RECENT reforms to the Slovak judicial system are supported by a majority of experts, judges and members of the public, as surveyed between December 2011 and January 2012 by the Institute for Public Affairs (IVO), a think tank.
The revised law on judges and lay judges introduced a regular, five-yearly evaluation of judges and an annual statement of their activities. According to the IVO survey, a large majority of respondents, 81 percent, considered the law change to be correct. Only 4 percent deemed the measure, which was introduced in 2011, to be wrong and 15 percent said they didn’t know how to assess the measure.
The activities of judges were not subject to evaluation before the amendment came into effect, but following its adoption unsatisfactory results by individual judges can result in them being stripped of their functions. Half of the respondents on the survey’s expert panel, 50 percent, considered the change to be correct and 43 percent deemed it somewhat right. Only 7 percent of the experts polled viewed the measure as wrong.
A majority of the judges surveyed also backed the amendment. The survey found that 62 percent of them considered evaluation of their work to be right and 20 percent thought it was somewhat right. Only 18 percent of judges participating in the survey disagreed with the duties imposed by the amendment.
IVO also canvassed opinions about an amendment which allows judges to instruct the relevant authorities to provide information that citizens require. The view of the public indicated that positive expectations prevail, with 53 percent believing that the measure would facilitate access to information, while 29 percent did not expect any change, and 5 percent believed it would have a negative impact. Thirteen percent of respondents had no opinion.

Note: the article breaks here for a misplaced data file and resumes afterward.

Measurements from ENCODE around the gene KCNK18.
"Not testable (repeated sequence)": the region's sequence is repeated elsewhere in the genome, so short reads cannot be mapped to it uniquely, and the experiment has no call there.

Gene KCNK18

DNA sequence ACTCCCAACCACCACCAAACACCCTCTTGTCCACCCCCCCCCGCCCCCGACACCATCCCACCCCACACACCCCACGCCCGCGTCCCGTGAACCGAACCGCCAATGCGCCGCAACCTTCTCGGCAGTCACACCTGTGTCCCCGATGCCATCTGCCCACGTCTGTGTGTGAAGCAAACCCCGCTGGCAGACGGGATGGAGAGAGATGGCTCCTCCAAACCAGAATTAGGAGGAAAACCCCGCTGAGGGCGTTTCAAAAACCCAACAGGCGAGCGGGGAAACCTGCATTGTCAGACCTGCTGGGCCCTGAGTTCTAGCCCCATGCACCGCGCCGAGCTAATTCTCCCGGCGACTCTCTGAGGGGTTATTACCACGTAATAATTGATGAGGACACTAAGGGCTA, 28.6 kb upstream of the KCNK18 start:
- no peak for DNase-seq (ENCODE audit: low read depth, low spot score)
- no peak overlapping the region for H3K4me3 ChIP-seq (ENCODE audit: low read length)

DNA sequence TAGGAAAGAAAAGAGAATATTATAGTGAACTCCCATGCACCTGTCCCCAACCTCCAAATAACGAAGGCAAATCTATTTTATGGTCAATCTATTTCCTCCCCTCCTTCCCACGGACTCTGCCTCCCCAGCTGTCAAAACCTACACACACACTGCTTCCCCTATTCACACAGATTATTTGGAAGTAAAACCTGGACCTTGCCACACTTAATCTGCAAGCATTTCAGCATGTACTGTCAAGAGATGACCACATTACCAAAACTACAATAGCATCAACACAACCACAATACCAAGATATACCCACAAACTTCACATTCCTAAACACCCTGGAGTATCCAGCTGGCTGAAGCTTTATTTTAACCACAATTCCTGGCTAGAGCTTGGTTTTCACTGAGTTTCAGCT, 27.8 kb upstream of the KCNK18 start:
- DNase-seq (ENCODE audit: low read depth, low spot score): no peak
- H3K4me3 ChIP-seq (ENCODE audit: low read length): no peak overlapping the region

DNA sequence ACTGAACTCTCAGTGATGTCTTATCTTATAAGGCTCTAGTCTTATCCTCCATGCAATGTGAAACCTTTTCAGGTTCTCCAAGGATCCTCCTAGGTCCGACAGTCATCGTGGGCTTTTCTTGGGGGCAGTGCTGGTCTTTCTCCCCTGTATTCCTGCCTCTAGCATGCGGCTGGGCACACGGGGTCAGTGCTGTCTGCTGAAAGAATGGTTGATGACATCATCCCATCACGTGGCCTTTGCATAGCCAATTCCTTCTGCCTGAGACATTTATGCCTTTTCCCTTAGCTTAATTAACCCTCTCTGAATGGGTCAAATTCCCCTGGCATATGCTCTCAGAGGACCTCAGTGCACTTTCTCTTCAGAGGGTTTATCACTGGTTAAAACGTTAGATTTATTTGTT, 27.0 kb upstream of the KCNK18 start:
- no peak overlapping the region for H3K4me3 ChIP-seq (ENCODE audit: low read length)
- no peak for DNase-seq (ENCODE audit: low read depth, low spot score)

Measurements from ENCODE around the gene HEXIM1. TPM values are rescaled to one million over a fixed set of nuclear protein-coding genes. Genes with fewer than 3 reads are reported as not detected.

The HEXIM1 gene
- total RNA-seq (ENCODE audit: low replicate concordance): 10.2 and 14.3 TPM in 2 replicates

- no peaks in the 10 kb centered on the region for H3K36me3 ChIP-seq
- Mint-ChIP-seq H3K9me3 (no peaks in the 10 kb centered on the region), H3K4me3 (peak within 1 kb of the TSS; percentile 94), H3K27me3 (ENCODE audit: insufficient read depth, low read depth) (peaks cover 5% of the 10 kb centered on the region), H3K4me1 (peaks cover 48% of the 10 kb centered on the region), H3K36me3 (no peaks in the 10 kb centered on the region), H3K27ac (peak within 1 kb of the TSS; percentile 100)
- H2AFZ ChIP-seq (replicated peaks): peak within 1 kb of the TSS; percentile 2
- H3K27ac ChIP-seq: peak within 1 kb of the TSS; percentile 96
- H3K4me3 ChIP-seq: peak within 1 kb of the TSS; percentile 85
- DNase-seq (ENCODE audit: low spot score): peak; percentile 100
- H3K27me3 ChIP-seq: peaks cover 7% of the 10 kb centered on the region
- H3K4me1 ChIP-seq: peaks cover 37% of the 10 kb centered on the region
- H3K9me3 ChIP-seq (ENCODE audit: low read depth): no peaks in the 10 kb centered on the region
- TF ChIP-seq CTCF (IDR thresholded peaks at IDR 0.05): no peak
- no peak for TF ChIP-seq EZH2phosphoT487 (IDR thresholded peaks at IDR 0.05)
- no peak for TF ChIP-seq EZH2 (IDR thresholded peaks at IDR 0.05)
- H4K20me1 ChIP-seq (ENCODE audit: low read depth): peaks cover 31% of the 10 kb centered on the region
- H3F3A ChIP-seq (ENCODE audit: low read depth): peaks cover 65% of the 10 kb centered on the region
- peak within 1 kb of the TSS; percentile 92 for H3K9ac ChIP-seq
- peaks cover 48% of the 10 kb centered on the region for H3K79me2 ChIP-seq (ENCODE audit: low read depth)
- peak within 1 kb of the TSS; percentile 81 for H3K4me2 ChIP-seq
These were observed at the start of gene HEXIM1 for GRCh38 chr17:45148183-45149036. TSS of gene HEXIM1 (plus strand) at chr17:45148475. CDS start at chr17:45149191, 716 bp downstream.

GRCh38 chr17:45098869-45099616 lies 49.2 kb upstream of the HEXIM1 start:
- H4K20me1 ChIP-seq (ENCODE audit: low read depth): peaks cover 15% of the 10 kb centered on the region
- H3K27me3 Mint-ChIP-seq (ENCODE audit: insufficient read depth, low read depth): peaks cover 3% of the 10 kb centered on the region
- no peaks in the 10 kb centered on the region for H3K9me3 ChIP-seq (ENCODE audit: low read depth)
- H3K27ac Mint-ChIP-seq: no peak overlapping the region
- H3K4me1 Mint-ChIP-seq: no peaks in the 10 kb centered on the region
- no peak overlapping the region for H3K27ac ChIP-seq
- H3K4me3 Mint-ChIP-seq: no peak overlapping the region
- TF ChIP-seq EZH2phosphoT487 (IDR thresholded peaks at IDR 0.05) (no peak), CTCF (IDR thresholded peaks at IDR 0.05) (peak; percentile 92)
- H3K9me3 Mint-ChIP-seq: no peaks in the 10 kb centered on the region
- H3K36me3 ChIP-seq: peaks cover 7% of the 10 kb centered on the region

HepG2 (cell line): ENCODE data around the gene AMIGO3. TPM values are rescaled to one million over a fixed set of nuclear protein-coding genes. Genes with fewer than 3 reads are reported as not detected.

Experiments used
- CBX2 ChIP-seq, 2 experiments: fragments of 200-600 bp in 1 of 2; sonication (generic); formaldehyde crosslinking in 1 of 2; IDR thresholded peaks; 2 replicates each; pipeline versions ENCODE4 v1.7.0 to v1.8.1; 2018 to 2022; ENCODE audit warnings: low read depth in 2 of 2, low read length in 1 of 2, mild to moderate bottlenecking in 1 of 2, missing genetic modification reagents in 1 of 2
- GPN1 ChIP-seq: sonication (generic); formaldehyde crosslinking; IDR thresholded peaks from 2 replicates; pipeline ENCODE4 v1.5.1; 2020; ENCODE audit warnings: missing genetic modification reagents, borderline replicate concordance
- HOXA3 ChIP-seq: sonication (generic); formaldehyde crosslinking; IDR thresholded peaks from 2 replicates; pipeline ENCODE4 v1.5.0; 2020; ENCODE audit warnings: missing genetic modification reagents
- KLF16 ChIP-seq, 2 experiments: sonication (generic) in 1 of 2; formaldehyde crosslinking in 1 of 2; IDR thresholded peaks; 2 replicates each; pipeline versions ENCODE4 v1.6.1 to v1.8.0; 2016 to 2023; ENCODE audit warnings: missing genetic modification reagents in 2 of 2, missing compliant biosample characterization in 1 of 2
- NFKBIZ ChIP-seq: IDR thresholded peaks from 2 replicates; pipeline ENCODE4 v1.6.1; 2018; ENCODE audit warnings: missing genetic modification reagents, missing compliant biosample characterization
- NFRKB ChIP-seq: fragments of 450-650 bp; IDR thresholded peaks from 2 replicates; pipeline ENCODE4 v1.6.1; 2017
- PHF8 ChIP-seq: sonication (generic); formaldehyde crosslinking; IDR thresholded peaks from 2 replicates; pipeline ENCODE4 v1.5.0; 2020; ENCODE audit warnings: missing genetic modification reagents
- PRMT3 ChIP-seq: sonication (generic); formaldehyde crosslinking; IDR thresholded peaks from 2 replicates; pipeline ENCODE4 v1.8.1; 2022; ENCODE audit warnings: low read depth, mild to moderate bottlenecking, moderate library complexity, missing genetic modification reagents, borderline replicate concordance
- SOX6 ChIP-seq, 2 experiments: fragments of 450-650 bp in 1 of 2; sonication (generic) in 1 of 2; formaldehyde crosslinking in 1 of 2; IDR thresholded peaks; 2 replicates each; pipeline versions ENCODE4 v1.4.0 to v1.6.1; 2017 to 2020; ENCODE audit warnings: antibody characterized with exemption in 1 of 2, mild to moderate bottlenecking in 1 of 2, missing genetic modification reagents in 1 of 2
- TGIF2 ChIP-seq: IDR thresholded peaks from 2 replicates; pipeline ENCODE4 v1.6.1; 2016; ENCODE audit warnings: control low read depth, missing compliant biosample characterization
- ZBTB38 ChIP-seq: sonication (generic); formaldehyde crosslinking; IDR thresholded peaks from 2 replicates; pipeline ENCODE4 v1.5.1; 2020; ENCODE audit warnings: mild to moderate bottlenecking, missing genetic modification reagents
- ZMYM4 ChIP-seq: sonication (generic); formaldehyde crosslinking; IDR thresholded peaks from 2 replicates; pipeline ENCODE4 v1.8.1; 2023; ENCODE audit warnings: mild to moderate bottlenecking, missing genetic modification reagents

The experts were most optimistic about this amendment, with 96 percent of them viewing the changes positively; similarly, 74 percent of the judges polled expected the situation to improve following the adoption of the measure.
Finally, IVO asked the three groups whether they thought the appeal by the president of Slovakia’s Supreme Court, Štefan Harabin, to the European Court of Human Rights is justified. He is seeking to overturn a ruling issued by the Constitutional Court last year in which he was censured for not permitting auditors from the Finance Ministry to conduct an audit of the Supreme Court’s financial accounts and ordered to take a one-year, 70-percent salary cut.
Half of the respondents viewed Harabin’s action as being completely or to some degree unjustified, compared to 28 percent who saw it somewhat or completely justified, while almost 22 percent of those polled expressed no opinion. Opinions among the judges were more varied: 15 percent deemed his action completely justified and 18 percent as somewhat justified, meaning that over 32 percent of judges surveyed agreed with Harabin. On the other hand, 35 percent of them considered Harabin’s actions to be totally unjustified and 23 percent as somewhat unjustified, which put those who oppose his approach at almost 59 percent. Nine percent of the judges in the survey declined to answer.
The research project, entitled The Slovak Judiciary Through the Eyes of the Public, Experts and Judges, consisted of several public opinion polls and surveys that examined the views of expert and judges via two special panels. The expert panel included 28 members of academia who are studying the rule of law at universities and academic institutions, and researchers who are involved in non-governmental organisations, legal practices and the media. The judges’ panel, meanwhile, consisted of 34 judges working at different levels of the judiciary.